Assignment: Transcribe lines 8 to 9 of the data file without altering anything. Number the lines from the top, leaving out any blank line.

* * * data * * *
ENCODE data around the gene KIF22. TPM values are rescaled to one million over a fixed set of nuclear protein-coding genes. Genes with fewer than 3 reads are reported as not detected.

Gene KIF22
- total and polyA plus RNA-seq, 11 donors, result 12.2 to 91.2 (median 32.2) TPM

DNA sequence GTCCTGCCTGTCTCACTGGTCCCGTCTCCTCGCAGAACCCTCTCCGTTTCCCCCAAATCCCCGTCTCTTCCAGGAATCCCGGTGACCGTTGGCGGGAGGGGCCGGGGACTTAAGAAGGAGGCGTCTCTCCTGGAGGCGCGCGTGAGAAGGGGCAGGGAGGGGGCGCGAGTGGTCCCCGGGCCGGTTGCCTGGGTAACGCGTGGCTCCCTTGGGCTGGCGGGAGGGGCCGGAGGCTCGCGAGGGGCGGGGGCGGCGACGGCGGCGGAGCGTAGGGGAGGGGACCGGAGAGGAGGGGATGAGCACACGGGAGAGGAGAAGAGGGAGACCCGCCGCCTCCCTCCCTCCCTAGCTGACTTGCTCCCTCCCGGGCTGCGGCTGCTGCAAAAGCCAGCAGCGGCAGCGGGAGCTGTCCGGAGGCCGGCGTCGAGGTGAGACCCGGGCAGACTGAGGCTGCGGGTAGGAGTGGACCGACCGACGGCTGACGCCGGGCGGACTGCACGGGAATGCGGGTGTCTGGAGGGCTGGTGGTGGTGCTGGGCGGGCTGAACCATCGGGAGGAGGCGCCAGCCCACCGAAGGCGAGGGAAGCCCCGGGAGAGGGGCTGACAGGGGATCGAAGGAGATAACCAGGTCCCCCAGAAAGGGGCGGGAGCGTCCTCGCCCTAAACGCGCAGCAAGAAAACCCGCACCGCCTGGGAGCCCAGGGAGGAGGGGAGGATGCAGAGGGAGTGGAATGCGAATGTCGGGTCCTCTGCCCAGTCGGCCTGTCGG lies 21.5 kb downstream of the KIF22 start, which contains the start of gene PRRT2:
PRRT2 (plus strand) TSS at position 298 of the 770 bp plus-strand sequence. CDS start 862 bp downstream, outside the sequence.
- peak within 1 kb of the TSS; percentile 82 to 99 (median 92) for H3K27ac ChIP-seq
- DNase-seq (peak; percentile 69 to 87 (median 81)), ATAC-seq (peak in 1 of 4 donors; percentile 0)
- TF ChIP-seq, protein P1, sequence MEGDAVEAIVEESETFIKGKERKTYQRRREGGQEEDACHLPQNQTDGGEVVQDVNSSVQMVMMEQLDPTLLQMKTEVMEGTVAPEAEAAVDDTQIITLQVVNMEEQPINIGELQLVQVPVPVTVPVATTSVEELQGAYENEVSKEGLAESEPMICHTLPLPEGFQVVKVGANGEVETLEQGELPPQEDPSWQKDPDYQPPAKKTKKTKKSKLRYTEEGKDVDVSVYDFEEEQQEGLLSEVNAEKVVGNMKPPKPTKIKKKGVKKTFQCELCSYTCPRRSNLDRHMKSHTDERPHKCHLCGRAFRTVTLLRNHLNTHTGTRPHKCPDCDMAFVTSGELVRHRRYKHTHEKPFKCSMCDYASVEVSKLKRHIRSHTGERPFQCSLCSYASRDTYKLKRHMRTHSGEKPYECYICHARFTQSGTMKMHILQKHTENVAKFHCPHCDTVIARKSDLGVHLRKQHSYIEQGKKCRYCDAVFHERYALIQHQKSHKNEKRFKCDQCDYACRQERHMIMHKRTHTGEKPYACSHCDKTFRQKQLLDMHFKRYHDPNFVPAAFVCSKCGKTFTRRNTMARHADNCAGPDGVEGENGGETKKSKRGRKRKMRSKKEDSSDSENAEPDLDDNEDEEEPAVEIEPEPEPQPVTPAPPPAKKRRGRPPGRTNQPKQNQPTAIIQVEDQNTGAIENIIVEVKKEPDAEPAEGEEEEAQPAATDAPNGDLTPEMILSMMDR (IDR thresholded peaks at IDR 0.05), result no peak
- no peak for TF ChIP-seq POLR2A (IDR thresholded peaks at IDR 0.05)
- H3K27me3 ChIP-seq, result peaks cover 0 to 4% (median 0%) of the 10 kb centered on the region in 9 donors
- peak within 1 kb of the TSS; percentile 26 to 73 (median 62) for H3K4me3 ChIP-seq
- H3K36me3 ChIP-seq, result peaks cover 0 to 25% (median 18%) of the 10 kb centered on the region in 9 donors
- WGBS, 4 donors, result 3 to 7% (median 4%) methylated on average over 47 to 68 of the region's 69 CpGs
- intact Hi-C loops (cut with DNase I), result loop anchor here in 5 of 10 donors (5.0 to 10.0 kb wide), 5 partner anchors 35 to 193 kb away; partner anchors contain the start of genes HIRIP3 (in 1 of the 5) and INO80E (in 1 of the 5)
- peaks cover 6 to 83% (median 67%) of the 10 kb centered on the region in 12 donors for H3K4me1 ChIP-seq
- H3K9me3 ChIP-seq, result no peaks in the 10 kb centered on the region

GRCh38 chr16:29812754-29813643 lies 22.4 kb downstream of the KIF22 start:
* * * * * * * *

- TF ChIP-seq, protein P1, sequence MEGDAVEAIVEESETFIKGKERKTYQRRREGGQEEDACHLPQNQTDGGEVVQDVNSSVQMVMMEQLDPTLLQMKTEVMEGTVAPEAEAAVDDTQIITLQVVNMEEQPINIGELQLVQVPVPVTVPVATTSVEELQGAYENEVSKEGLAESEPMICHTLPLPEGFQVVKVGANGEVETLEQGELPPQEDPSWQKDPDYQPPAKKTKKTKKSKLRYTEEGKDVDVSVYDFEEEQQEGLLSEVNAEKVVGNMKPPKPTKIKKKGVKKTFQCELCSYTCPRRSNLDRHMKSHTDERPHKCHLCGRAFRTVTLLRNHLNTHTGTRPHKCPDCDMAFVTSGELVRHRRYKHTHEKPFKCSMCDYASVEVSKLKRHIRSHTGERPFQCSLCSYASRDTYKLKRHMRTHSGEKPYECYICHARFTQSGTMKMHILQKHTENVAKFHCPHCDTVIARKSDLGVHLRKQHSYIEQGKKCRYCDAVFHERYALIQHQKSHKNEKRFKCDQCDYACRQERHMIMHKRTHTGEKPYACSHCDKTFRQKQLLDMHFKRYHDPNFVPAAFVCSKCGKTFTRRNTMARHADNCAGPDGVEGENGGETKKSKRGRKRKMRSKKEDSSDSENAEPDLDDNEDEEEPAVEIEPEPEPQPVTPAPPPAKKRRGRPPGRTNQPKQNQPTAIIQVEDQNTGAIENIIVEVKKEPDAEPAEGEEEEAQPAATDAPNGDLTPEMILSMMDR (IDR thresholded peaks at IDR 0.05), result no peak
- no peak for TF ChIP-seq POLR2A (IDR thresholded peaks at IDR 0.05)